PESHAWAR: Like many other sectors, the Pakistani wedding industry and the related businesses have been severely impacted by the novel coronavirus pandemic. The countrywide lockdown imposed by the government to stop the potential spread of coronavirus, forced many families to either reschedule the wedding ceremonies or celebrate marriages with simplicity.
In Pakistan, a land of diversified culture and heritage, marriages are usually celebrated with great pomp and show. Holding of music programs in marriage functions is one of the key elements of the Pakistani culture. The musical gatherings not only provide entertainment opportunities to the folks, they are also a source of income for the people associated with the music profession.
But the six long months during which the government had imposed a ban on holding wedding receptions and music gatherings in halls, happened to be the toughest days for many musicians and singers.
Gul Rahman is a folk singer and he enthralls the public with his melodious voice in wedding functions for which he gets a minimal amount of money. His family finds it difficult to make both ends meet if he doesn’t sing or perform.
“Everything was closed in the lockdown,” he recalls. “Marriages were not happening as people feared they might contract the coronavirus. There was an official ban on holding gatherings. My lone source of income had dried up which put me in a state of depression and anxiety. I had to borrow money from people to feed my family,” Gul Rahman keeps on saying.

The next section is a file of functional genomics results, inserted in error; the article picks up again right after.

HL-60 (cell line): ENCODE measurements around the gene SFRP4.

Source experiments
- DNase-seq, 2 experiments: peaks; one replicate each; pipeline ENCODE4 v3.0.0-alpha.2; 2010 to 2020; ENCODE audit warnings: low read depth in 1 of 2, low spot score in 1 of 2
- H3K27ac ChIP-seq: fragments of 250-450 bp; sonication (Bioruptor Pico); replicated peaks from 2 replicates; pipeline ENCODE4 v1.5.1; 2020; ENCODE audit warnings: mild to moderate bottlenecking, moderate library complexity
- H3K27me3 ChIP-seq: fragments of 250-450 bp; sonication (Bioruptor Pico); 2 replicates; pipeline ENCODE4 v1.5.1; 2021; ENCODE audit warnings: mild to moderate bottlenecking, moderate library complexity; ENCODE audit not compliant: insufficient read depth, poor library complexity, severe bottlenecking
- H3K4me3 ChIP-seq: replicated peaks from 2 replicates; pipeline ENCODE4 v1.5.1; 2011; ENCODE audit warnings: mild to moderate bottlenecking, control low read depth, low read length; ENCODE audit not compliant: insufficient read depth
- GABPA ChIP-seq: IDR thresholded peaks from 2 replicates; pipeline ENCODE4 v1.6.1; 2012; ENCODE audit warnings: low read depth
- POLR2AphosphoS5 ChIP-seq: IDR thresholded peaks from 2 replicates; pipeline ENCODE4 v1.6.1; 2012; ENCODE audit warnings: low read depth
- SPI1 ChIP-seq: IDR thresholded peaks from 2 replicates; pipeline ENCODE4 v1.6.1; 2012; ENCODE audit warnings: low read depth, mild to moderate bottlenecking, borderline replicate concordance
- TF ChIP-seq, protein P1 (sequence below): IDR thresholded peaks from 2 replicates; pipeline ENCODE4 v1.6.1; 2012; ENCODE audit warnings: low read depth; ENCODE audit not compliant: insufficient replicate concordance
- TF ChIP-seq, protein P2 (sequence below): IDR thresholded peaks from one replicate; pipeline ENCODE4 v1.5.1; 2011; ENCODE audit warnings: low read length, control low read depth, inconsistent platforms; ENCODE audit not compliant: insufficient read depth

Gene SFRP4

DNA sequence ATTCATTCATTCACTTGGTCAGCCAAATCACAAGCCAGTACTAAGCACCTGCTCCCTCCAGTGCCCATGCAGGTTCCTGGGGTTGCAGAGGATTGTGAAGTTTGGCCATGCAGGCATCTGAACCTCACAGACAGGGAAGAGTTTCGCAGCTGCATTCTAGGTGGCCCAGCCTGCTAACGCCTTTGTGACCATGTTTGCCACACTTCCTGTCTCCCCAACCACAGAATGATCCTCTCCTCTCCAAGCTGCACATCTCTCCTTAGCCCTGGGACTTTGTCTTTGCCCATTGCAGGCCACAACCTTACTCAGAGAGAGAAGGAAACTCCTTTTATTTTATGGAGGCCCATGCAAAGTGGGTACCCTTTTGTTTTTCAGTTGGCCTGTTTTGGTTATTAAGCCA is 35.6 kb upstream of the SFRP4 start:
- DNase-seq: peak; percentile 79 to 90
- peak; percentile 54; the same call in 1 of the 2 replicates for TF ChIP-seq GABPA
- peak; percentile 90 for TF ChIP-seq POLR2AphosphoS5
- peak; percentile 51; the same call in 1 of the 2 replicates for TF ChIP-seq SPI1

Many other related businesses also suffered due to the lockdown and the disruption in holding of marriage functions. A teenager Farhan who sells artificial floral wreaths, usually normally presented to grooms on the wedding day, says the lockdown had brought his business to a standstill and resultantly, his family went through a financial crisis.
“Our business suffered heavily as marriages were not happening. My shop remained closed for most of the time as the administration was imposing a forced lockdown. All we had earned were spent in paying rent of the shop and buying other household items. We owed many household items from the nearby groceries and general stores,” the florist says.
Farhan, who is also a 10-grade student, keeps hopes alive that things will get better soon as the wedding season has almost started and his business is booming gradually.
The catering industry also saw a steep decline during the lockdown and the people associated with the business found it difficult to pay rents of their shops and laborers’ salaries. Mian Fazal Khan, a local caterer says that his business was hit hard by the pandemic as people were not holding marriages during the lockdown.
“The entire catering industry was on a pause. We paid utility bills, workers’ salaries and shop’s rents from our pocket because we didn’t generate any money during the six months. I became indebted to almost Rs800,000,” Khan reveals.
He adds that though the government lifted the ban on holding wedding receptions, his business has not been totally recovered and still he awaits customers.
Liaqat Khan, who supplies cutlery for wedding receptions on rent, his business also suffered during the lockdown. “On one hand, there was no business, while on the other, the police and local administration used to forcefully shut our shops. We couldn’t manage our expenses and borrowed money from others,” he says.
People associated with the wedding industry believe that their businesses are among the sectors, which have been severely impacted by the coronavirus pandemic. They urge the government to announce a relief package for the sector and support them financially so that they may be able to revive their businesses.